Today Joey Baker tweeted about a link to a blog post on the Nieman Journalism Lab which talks about the author’s vision of the future of digital news creation and utilization. One of the core concepts was the idea that a wiki would serve as an authoritative information source, to which blog or news posts would point for background while providing just new tidbits of information themselves. This reminded me of Daniel Bachhuber’s post on topical wikis on the CoPress blog a few months ago. Daniel and I had had a personal conversation about the topic, but I’m not sure I really understood it at the time.
Since that talk with Daniel, I’ve been hard at work on Courant News and thinking about the problems of actual journalistic content production from the editorial standpoint instead of the purely technical standpoint with which I was more familiar. As a result, I think that this idea actually has much more merit than I initially gave it credit for, and could serve as a valuable tool for both the news organization and its consumers.
For the news organization itself, a wiki can serve as a tool for maintaining stores of information on given topics, from which reporters can refresh their knowledge or learn about a new beat. Instead of relying on a constant rehashing of the history of a given subject in articles, a wiki can maintain a persistent record and be updated with new information to maintain a consistent information source over time. By tying that in with tagged content, as Daniel suggests, such wiki pages can be useful tools for research and exploration in addition to purely documentary purposes.
Similar arguments can be extended to the news consumers as well. Instead of relying on search functionality to find out more history or related information about the contents of an article or an arbitrary subject, a consumer can look at the comprehensive wiki. I can’t count how many times I have gone to Wikipedia to look up information on all sorts of random topics. Having a wiki run and/or produced by a news organization allows for it to be more in-depth –and potentially more credible– than a general-purpose wiki like Wikipedia.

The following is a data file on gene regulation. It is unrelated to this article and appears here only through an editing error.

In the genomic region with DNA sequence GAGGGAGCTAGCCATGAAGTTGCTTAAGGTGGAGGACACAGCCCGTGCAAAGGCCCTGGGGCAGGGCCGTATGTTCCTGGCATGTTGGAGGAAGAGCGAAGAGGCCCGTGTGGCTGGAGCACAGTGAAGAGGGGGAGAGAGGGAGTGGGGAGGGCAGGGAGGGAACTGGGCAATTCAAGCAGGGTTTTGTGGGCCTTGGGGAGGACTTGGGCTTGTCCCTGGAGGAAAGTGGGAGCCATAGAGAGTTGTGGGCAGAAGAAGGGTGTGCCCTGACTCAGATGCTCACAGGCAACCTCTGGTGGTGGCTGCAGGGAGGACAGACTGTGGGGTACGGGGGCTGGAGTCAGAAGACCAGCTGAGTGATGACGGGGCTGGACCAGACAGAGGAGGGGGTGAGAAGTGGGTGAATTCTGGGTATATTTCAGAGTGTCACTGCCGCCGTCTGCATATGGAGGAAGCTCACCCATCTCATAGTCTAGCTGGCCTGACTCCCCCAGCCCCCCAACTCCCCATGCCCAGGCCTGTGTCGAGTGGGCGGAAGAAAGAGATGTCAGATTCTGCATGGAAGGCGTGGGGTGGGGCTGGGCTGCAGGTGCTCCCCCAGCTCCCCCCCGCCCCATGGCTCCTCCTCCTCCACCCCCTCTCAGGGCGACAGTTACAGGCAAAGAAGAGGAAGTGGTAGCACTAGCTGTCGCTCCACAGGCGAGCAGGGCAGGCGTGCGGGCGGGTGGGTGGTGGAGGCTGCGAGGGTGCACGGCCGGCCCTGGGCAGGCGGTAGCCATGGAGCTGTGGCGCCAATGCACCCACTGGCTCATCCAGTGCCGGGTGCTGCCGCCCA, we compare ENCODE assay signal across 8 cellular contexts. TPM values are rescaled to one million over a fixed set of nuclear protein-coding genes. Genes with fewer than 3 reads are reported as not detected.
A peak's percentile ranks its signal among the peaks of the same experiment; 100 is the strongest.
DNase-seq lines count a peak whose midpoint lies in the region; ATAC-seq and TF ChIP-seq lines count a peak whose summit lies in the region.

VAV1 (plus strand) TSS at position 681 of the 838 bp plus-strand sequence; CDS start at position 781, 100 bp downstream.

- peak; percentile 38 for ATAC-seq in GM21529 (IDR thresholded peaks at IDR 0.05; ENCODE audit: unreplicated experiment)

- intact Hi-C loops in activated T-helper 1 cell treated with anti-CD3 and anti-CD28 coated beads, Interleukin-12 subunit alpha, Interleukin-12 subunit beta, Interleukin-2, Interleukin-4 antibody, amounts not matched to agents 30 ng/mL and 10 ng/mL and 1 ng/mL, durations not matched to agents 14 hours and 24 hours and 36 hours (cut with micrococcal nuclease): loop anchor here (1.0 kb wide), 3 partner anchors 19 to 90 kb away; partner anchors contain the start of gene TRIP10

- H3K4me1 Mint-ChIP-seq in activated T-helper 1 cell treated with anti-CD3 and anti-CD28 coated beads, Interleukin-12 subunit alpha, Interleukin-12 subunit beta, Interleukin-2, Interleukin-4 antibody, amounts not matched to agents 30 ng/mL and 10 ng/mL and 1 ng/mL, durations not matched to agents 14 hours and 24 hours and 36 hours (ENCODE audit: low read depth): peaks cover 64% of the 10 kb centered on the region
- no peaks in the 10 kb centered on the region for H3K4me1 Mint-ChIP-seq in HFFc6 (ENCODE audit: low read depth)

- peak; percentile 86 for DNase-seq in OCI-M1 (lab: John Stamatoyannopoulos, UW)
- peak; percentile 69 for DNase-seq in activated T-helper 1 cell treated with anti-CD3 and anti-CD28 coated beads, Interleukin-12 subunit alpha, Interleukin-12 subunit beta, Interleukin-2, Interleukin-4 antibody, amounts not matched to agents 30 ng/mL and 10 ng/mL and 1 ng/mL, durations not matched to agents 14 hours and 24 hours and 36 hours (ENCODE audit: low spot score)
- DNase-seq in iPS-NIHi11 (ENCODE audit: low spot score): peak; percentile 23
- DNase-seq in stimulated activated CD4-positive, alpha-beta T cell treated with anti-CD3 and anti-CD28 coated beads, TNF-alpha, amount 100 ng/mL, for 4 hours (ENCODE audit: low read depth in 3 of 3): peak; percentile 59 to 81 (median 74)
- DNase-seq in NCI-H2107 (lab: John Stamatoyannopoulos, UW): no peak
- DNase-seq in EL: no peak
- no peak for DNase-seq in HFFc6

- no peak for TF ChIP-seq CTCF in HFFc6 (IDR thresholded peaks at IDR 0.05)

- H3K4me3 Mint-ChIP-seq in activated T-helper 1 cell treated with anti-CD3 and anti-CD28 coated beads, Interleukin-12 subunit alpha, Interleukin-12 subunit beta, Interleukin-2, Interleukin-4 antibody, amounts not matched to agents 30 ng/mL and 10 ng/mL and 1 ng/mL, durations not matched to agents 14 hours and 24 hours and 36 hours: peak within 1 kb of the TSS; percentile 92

I’m not sure it necessarily makes sense to allow such news wikis to be editable by anyone and everyone, but the news organization does not have to be the sole provider of authors either. Daniel’s example of allowing a student government to maintain its own wiki entry is a good example of a case where a news organization could allow an outside individual or group to maintain a page about themselves or a given subject. This may not be exclusive authorship rights, as the news organization may want to retain the ability to add new and edit existing content provided by such outside sources, but select partnerships would prove beneficial for everyone (news org, outside source, and consumers).
I would be surprised if many news organizations do not already have some internal database of sorts, and I think there is a lot of value in opening them up and establishing news wikis. Doing so provides another reason for consumers to visit their websites and stick around, thereby increasing traffic and potential revenue numbers. There’s much to gain, and very little to lose. Is there anything blocking the way except institutional (and possibly technical) inertia?
I’d like to take some steps down this path with Courant down the road once some other more essential components are taken care of, and I’d like to see others begin experimenting with such ideas on whatever technical platform they know how to work with.